As he scaled another mound of rubble, he lost perspective of dimensions and searched for any path that will lead him into the epicenter of this disastrous mound. He suspected that would be where he would find anybody. As he peered into a narrow passage and shouted “Indu! Indu!” he heard a weak response coming from deep within the belly of the collapsed factory “Save me!” There was enough crawl space for him to slide through. He clawed through the narrow space between fallen beams and crushed pillars, till he reached a small opening where the roof held itself a few feet above the floor in suspended animation.

There were a couple of men searching the rubble using their mobile phones as flash-light.  The bright LED light cut through the darkness and picked bright color clothing.  It invariably snaked up to the location of the face for recognition.  Sometimes it hovered there longer than usual.  Everybody turned up dead, Selva realized.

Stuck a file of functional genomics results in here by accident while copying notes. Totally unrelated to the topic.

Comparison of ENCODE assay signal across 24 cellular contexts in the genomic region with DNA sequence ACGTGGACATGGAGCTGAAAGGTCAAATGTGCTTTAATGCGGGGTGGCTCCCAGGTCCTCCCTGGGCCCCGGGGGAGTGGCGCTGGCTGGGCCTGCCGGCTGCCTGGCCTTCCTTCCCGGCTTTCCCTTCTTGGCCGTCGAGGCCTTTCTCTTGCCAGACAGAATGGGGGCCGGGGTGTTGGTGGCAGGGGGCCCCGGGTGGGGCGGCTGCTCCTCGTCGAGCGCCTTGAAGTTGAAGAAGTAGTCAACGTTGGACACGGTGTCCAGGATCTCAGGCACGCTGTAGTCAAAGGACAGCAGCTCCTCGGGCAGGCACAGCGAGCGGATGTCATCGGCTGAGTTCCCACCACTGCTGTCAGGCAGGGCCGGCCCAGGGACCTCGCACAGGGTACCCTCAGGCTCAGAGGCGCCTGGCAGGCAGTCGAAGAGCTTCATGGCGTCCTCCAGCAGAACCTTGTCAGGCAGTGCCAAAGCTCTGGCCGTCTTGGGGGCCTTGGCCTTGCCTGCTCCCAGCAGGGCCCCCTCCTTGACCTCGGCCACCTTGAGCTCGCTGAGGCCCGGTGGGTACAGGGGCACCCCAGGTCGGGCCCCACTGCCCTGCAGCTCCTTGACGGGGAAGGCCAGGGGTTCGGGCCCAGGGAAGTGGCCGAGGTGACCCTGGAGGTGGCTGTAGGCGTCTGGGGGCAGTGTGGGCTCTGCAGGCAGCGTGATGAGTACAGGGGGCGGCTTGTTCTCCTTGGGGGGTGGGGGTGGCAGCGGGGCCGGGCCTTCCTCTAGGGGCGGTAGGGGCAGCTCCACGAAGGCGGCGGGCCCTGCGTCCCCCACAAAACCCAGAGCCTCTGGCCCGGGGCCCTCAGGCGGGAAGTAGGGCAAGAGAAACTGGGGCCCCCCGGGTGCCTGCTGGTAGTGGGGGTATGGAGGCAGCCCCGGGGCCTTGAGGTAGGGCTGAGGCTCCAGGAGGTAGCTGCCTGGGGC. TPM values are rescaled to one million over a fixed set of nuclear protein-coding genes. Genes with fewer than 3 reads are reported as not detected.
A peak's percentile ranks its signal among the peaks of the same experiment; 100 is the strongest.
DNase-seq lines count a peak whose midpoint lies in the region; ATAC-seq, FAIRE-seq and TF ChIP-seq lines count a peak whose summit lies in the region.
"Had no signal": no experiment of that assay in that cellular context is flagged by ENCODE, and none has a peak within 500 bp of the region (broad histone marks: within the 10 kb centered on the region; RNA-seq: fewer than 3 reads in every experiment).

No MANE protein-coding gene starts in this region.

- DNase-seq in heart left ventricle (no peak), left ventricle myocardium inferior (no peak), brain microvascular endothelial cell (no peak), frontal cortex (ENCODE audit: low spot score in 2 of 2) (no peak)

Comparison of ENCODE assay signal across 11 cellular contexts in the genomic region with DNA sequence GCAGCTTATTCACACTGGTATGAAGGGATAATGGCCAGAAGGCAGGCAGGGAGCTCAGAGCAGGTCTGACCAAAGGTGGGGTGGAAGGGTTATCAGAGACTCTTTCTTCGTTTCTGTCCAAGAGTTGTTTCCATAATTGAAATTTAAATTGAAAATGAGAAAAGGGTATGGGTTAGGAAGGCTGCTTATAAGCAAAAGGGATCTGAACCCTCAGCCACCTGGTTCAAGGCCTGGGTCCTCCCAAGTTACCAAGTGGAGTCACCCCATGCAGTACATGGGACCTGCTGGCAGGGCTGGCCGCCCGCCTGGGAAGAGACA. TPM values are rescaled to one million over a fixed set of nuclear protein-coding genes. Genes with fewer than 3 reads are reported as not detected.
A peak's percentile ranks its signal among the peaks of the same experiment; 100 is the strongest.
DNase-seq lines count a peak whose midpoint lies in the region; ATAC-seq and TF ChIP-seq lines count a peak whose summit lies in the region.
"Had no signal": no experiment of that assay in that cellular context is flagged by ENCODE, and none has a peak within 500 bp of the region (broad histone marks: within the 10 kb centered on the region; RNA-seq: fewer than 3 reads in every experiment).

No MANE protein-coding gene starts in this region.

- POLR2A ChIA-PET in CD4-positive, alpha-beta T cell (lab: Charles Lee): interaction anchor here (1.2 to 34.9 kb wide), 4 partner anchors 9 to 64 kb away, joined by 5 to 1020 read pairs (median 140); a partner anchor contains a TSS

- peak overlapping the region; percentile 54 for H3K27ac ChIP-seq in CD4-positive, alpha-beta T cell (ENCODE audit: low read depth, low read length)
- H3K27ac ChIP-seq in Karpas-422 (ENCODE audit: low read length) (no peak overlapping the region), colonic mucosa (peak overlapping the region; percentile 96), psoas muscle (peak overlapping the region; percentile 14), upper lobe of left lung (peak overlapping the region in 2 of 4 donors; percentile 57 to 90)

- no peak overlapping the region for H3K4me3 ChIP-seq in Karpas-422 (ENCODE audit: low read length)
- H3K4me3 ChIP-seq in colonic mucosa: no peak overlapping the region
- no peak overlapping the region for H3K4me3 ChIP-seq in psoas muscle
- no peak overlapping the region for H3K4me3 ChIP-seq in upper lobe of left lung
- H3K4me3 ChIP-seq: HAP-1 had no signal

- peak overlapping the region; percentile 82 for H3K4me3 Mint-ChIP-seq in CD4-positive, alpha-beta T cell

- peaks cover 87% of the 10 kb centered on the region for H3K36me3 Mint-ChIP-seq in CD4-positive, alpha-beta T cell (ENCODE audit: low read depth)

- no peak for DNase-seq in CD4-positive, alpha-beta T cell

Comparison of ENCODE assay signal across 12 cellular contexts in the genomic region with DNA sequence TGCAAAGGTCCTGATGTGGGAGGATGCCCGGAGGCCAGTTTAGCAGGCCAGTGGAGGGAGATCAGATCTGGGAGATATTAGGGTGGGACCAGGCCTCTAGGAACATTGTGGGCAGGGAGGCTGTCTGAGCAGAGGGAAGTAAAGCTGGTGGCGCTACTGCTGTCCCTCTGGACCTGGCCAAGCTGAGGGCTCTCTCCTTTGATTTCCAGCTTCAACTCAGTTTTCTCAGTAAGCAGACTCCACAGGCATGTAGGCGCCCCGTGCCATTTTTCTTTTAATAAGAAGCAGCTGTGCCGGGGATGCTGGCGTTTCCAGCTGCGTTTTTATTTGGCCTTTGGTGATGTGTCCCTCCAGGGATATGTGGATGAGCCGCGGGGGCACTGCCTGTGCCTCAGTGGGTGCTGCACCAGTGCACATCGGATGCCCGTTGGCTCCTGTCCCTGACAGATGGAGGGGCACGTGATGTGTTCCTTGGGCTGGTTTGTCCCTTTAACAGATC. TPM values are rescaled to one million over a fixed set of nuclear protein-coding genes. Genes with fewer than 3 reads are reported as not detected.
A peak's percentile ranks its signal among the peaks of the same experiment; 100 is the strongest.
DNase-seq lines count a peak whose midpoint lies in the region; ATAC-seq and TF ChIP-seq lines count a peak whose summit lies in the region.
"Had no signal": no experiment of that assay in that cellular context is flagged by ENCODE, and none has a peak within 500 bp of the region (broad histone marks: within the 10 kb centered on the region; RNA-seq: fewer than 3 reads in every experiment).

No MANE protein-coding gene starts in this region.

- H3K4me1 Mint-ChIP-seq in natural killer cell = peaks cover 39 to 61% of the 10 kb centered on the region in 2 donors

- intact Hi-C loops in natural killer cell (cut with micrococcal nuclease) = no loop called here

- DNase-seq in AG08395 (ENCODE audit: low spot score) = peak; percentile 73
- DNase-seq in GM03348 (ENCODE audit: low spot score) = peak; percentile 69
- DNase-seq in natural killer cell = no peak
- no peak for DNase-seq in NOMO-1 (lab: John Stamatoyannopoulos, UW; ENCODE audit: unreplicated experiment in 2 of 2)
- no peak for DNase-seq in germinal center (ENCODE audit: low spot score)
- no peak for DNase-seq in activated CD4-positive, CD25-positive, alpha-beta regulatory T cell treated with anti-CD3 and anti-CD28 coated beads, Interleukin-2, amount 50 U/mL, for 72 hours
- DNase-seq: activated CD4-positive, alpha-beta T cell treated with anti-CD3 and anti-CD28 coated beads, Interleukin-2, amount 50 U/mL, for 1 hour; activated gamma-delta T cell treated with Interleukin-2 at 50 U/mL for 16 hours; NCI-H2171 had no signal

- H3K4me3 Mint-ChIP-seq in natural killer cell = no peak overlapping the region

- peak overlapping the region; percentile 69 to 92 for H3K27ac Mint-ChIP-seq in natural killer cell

He found mismatched slippers strewn around.  He saw a pair of export quality jeans in the process of being hemmed.  He spotted a man and a woman in a final embrace, mostly covered in rubble.  It appeared they were trying to either escape or save each other just before they perished.  He wished he was there for Indu at her moment of need.

There was sufficient light coming through for him to be able to see some bodies. They were not moving. He went around the rubble in search of anything that might belong to Indu.  He went up garment8to one of them and put his hand on her shoulder and pulled it back. A decapitated body fell back. Selva moved back in horror.  He pulled out the piece of blood soaked cloth from the corpse.  In one of the corners, a name he had marked stared back at him – Selva.

Selva sat down in a heap. He was overcome with grief. He covered his face with his bloody hands that left ghoulish marks on it.  He sat down in a corner, about to retch. He took out a small water bottle from his hip pocket and poured some water on his hands to wipe his face. He stood up finally, when he heard a feeble cry:

“Save me”.

He was terror struck. Somebody had whispered into his ears. He turned around to see the body of a girl on a floor that was inclined about 30 degrees. She was covered with so much dust and debris, that he had mistook her to be part of the rubble around her.

He asked instinctively “Which floor are you on?”

“Fourth”, she replied. “I am thirsty” she said.